Whatever management system is selected, it should be customized to the exact needs of the biobank. There’s no one size fits all approach, and no biobank LIMS will be perfect straight out of the box. The system must also be able to grow with your organization. As the biobank’s number of biological specimens increases, the processing speed can drop if the LIMS infrastructure is not scaled to the changing requirements. As such, you must consider what scaling options are offered with the software, including the possibility of adding additional sites. With biobank’s complex and varying data management needs, being able to upgrade your infrastructure easily is key to expanding the biobank’s operations safely and securely.
The end user’s needs should also be considered to ensure the biobank LIMS is configurable and meets all users’ requirements. The software should have a user-friendly interface that allows for easy data input and updates that is simple to learn and intuitive to navigate. Data entry forms must not be made too complicated, as this can deter proper compliance, leading to entry errors or incomplete forms. An effective biobanking system must consider the various users, each with distinct roles, that may use the system. This can include lab technicians, biobank managers, pathologists, and even external researchers. As such, all potential users must be outlined, with their individual needs evaluated. It might also be necessary to make the system accessible to users outside of the organization.
Privacy & Security
Biobanks have a fundamental requirement to ensure compliance with the industry’s needs, such as HIPAA and ISO. They must also ensure that any information they gather in conjunction with donor samples via informed consent remains confidential. This can be achieved by allowing managers to anonymize collected information related to individual specimen, thus ensuring data integrity and patient privacy. As such, it’s crucial that the chosen biobank data management software adequately manage confidentiality while also ensuring a secure chain of custody and smooth specimen distribution to researchers. A comprehensive security plan also helps improve patient confidence and will encourage further sample donation in the future.
Cost & Technical Support
Clearly, the overall cost of any solution being implemented must also be taken into account. In addition to the initial setup price and any license fee, there are also secondary costs that need to be considered. This includes any additional hardware that must be purchased, maintenance contracts, staff training, and possible technical support requirements. A LIMS provider that can help manage IT infrastructure, provide training, and practical technical support and upgrades at an affordable price or no extra cost is the ideal software partner. By ensuring all of these conditions are met before implementation, you can accelerate adoption and improve compliance and performance.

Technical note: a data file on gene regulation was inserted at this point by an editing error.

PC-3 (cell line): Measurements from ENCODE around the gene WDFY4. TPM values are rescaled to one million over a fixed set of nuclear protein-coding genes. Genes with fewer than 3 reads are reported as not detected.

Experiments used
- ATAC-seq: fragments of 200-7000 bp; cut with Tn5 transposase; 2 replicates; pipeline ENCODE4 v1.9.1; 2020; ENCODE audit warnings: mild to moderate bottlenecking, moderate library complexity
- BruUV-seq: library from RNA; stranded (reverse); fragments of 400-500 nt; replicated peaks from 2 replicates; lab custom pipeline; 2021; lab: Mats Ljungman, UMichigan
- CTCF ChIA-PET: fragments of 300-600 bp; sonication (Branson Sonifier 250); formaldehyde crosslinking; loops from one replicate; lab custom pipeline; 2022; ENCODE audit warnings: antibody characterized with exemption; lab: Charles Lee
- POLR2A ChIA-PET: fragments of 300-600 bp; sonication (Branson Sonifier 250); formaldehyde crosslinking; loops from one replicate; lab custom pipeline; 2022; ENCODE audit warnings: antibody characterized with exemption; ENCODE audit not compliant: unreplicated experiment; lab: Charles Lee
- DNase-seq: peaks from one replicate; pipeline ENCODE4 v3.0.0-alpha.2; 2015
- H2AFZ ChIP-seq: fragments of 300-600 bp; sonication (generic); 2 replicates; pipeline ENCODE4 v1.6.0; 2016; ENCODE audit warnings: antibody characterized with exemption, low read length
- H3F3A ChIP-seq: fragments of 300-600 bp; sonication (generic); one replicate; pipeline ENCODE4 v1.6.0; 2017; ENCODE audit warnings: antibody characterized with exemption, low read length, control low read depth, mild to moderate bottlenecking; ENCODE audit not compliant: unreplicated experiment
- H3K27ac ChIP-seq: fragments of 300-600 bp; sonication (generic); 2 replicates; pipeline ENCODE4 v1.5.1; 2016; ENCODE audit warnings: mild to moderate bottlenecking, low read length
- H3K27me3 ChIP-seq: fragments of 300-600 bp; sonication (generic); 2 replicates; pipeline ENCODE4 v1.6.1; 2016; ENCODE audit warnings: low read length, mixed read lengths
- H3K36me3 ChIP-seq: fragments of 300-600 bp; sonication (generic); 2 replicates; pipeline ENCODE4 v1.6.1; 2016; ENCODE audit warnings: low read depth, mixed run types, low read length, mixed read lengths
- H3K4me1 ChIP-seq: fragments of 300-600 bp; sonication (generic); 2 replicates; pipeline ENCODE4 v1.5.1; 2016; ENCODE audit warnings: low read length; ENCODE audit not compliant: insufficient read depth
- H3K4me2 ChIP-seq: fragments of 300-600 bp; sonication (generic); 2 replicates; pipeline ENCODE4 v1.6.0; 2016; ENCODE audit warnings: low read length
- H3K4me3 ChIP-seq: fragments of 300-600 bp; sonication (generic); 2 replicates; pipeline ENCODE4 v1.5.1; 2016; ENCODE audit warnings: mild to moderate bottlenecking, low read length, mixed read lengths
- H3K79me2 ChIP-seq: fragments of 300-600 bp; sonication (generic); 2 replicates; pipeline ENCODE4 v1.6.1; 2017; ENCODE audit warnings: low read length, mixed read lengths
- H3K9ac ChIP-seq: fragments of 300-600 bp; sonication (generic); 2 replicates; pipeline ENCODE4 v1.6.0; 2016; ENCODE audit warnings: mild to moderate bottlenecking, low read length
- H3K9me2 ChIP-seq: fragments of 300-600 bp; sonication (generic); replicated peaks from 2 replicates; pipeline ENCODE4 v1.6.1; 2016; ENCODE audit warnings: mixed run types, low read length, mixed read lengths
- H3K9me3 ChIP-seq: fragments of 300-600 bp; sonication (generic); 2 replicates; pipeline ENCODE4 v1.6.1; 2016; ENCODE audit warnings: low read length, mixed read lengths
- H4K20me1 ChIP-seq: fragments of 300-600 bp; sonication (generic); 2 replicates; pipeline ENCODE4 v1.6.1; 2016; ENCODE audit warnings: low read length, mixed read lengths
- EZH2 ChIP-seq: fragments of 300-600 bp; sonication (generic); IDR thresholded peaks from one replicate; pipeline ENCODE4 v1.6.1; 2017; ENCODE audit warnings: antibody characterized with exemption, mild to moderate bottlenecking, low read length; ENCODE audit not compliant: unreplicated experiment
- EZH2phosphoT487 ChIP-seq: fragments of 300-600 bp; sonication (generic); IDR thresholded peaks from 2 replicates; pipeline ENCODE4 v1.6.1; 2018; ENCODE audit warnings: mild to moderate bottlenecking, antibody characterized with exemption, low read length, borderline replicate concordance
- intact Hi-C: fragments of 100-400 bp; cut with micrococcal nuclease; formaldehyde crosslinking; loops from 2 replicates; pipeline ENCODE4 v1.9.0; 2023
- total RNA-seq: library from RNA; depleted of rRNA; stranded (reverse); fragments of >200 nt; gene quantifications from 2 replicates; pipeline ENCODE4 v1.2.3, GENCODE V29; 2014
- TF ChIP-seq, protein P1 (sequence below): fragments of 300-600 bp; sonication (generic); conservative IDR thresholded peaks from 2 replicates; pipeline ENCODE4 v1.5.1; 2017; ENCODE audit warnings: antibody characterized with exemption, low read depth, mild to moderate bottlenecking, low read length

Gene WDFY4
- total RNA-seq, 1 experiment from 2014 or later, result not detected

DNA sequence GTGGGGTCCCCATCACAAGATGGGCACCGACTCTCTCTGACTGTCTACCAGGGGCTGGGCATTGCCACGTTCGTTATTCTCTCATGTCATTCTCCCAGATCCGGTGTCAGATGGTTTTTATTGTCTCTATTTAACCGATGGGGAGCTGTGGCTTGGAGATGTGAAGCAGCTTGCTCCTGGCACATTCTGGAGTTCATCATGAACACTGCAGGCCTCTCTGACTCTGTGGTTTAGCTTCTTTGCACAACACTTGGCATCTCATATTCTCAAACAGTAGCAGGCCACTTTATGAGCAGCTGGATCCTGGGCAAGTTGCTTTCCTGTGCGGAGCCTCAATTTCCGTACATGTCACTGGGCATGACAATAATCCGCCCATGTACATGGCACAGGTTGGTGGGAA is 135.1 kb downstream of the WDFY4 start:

Finally, the implementation of a cloud-based LIMS can help address many of the above criteria. A cloud-based biobank LIMS provides a centralized system to store a large amount of high-quality specimen data across multiple physical biobanks through a web-based platform. Being primarily based off-site, in servers managed by the LIMS supplier, it eliminates the need to buy and install expensive hardware and software, as well as hire experienced IT staff. This also makes the system easily scalable and can be expanded as needed to cope with your continually changing requirements. In addition, a cloud-based LIMS offers a number of security and privacy features that enable secure storage of samples and their associated data. This can include two-factor authentication, biometric-controlled locks, video surveillance, and regular reviews of data access. The data transmitted between the client and server can also be encrypted for added security, with the data stored in the cloud encrypted as well.
LabTAG by GA International is a leading manufacturer of high-performance specialty labels and a supplier of identification solutions used in research and medical labs as well as healthcare institutions.